33. Your back will thank you, which is worth anything. I was so glad when my work let us go in and grab our office chairs to take home, since my home office chair (designed for a half hour here and there) was giving me incredible back pain when sitting in it for 8 hour work days.

  34. I’ve had my Steelcase Leap since 2012 and it’s been nothing but great the entire time however I think the pneumatics might be starting to go as sometimes I’ll sit in the chair and it’ll slowly sink. It doesn’t happen every time and hasn’t been happening recently and I don’t really have another chair I can use if I take it in for service so I’ve been putting it off.

    Probably not the best plan but *shrug* What can you do… Oh I know buy a replacement chair for myself and then give it to the wife after, she uses a horrible Ikea chair that I want to replace but she won’t, says it’s good enough.

  35. bsmietana, “If you don’t have your health, you don’t have anything.”

    there’s a big difference between mostly dead and all dead

  36. As the person responsible for buying chairs for our 100+ staff, I had to get over the sticker shock years ago. Our first order of Knoll chairs have held up for nearly 20 years! Now we have Teknion Savera chairs for about $520 each and they are so comfortable. Working from home was the worst because we all missed our lovely supportive chairs. We have Fennel (green) upholstery, which is not far from wasabi, and I love it.. I dislike the mesh back chairs because the mesh does not hold up like fabric.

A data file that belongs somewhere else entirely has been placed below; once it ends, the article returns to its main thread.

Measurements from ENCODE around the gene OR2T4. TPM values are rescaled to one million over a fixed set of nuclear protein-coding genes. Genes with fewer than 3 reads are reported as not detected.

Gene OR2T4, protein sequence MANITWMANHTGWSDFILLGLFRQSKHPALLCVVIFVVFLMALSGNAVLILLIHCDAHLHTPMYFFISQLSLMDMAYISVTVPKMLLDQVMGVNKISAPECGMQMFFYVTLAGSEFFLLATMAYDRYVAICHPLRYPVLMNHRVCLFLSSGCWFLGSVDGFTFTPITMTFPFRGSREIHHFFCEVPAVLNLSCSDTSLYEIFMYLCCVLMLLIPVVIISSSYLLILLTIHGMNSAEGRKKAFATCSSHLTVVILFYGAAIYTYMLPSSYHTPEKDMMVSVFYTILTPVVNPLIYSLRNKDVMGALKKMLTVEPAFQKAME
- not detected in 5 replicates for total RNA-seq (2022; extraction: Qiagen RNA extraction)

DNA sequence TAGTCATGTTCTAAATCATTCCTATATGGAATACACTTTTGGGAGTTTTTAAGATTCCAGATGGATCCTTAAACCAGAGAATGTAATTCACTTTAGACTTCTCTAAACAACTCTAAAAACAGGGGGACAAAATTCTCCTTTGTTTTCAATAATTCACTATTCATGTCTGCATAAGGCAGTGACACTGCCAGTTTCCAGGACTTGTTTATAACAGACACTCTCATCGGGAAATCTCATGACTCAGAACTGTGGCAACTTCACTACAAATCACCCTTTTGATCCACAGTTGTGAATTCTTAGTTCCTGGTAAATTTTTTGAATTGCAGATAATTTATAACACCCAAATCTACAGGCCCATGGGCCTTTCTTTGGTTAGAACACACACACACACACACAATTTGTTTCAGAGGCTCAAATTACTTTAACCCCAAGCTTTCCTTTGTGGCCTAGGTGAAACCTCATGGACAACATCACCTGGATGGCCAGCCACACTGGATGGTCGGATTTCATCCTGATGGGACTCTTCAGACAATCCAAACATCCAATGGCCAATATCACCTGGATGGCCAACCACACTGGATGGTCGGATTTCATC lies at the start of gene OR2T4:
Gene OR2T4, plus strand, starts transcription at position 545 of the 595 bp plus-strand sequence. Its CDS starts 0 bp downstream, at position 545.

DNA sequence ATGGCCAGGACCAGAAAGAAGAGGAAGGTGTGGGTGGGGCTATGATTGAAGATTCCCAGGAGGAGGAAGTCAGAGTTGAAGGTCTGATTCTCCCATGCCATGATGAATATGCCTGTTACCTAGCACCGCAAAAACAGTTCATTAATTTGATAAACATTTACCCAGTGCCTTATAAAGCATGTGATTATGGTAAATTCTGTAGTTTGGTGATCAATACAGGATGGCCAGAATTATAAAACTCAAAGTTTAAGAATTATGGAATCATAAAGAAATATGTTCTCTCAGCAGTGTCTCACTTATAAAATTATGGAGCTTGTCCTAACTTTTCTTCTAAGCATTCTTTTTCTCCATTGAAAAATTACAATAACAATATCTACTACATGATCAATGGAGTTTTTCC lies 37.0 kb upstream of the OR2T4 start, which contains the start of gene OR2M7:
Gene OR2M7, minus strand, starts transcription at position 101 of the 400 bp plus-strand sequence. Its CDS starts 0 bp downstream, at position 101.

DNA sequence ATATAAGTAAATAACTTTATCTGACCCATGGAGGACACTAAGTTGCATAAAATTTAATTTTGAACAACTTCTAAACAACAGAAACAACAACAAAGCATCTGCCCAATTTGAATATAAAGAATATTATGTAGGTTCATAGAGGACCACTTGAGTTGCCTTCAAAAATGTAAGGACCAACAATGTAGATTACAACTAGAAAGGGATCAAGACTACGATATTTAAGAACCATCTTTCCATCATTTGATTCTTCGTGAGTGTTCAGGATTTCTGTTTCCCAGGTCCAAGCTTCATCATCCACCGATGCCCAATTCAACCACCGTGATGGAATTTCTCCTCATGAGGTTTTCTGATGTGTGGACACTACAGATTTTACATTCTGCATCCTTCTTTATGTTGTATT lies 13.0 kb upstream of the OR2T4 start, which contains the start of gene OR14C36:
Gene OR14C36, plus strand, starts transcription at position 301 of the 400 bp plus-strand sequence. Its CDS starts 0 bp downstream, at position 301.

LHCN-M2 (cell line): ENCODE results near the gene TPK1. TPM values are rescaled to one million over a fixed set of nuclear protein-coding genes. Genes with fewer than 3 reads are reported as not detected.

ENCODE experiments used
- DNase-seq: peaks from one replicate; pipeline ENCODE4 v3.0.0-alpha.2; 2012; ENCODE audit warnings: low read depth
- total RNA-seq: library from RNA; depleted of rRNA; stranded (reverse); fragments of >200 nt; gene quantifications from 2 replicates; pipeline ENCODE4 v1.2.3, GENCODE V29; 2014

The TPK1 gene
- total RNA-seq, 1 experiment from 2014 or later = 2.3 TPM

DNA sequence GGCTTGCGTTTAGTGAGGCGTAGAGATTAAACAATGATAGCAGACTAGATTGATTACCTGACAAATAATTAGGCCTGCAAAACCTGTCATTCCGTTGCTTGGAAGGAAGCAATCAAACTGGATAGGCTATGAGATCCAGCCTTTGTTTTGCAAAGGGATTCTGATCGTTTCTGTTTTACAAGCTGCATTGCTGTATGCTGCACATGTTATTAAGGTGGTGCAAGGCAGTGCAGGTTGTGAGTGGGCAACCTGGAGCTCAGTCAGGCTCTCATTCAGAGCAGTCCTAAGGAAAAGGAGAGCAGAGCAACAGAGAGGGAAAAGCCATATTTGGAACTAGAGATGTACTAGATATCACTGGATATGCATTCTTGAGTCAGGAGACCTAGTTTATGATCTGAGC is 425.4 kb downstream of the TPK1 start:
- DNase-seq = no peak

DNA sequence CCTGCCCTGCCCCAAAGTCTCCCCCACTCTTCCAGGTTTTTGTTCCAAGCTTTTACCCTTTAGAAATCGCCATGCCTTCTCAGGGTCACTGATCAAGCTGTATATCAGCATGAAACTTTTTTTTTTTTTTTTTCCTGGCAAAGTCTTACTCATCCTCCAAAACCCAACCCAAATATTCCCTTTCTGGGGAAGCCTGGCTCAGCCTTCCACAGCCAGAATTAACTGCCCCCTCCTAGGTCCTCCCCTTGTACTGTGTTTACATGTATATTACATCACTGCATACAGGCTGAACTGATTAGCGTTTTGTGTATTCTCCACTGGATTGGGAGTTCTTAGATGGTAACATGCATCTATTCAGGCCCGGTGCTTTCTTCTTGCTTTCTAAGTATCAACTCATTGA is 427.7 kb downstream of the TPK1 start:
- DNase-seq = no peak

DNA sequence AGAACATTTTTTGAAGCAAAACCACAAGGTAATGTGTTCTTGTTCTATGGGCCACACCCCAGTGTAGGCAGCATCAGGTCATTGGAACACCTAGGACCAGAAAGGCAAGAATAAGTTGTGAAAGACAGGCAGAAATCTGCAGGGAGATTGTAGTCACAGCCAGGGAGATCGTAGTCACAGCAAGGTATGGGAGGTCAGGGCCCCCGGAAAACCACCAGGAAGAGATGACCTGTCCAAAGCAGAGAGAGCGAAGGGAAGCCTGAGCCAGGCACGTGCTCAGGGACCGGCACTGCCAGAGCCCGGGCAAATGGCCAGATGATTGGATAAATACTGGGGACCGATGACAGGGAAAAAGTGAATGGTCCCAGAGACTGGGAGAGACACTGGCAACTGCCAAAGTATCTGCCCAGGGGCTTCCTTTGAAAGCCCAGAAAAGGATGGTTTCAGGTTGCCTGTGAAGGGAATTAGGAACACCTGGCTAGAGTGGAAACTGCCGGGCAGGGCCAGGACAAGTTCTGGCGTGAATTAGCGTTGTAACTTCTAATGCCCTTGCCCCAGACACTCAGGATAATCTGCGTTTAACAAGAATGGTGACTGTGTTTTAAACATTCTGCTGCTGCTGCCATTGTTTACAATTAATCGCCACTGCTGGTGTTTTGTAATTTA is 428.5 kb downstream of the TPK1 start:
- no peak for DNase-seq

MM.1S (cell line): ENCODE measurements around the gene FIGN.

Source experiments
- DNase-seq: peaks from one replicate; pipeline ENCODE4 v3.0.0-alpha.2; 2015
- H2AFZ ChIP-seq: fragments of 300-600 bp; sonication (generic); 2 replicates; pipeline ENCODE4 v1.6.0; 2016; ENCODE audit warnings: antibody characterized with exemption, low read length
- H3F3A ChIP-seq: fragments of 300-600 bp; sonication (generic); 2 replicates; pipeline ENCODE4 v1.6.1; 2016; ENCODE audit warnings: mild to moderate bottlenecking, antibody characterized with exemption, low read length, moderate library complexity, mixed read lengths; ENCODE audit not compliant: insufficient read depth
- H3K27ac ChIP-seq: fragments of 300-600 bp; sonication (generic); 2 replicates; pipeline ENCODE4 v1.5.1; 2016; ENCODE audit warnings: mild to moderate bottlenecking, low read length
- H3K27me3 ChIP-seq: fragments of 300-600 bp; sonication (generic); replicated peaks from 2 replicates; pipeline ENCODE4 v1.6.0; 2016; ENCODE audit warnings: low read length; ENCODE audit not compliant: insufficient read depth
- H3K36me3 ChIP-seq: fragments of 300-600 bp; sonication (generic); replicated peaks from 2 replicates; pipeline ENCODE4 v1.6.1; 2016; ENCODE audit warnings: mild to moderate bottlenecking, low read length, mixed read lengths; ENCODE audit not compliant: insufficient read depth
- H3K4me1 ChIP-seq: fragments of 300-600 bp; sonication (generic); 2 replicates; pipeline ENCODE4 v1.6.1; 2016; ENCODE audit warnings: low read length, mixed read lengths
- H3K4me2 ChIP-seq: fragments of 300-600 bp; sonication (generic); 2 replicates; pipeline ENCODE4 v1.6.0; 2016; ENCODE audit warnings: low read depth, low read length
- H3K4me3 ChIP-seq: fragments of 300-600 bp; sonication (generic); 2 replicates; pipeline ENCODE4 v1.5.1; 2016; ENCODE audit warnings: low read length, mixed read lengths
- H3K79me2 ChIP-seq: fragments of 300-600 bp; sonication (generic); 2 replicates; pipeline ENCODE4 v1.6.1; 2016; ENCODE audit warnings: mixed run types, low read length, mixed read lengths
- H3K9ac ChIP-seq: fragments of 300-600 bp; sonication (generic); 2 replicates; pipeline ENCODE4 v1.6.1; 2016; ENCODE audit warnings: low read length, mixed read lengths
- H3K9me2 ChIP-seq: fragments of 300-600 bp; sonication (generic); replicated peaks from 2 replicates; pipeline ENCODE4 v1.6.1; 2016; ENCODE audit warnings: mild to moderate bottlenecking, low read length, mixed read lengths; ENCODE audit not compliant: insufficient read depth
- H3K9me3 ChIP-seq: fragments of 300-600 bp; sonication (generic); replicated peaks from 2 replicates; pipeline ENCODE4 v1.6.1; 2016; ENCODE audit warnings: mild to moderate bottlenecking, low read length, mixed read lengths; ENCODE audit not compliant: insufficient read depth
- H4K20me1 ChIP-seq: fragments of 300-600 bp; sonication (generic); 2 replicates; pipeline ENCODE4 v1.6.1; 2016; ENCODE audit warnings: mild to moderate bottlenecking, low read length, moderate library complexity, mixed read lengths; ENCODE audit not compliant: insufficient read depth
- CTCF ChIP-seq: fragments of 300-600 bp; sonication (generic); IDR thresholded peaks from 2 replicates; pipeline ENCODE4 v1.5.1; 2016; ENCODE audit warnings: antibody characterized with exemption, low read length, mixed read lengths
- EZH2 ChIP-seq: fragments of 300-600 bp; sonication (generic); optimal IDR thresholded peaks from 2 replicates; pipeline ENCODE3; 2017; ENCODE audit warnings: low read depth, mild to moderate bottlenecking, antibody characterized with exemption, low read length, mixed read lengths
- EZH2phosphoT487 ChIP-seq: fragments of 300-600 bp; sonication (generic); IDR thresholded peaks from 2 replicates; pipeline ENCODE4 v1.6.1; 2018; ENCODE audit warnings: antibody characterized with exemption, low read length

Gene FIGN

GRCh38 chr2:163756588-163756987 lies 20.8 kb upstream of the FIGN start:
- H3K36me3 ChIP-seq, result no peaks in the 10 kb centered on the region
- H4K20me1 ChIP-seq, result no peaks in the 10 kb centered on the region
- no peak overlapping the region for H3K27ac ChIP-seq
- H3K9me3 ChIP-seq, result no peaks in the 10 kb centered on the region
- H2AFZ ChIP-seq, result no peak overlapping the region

I do feel that the quality for an “expensive” chair has diminished quite a bit in the last few decades.

  37. Something that bears the load of your body, whether an office chair or shoes, is no place to cut corners. Putting after-market insoles in cheap shoes is no substitute for good shoes that fit. If you are making your living in your chair, spend what you must, consider it an investment. Heck, it ‘s probably deductible anyway.

  38. Living the middle-aged dad dream! I came to a similar place regarding shoes and mattresses in my late 30s/early 40s. It’s worth it to spend more, for something you use so much and can impact your quality of life so much.

  39. I bought an Aeron about 25 years ago. It’s been and continues to be an amazing chair. If it falls apart on me at some point (which it shows no signs of doing), I’ll gladly buy another. So comfy. One of my best decisions ever. I also have a Mira (picked up used and cheap), but for me, it’s not nearly as comfortable.

  40. Suggestion: the Herman Miller Aeron chair. You can sit it for hours and not feel the muscle ache that comes from sitting in other chairs. I wrote three text books in mine and only felt tired in my brain from the mental effort and not for having sat for eight hours at a pop.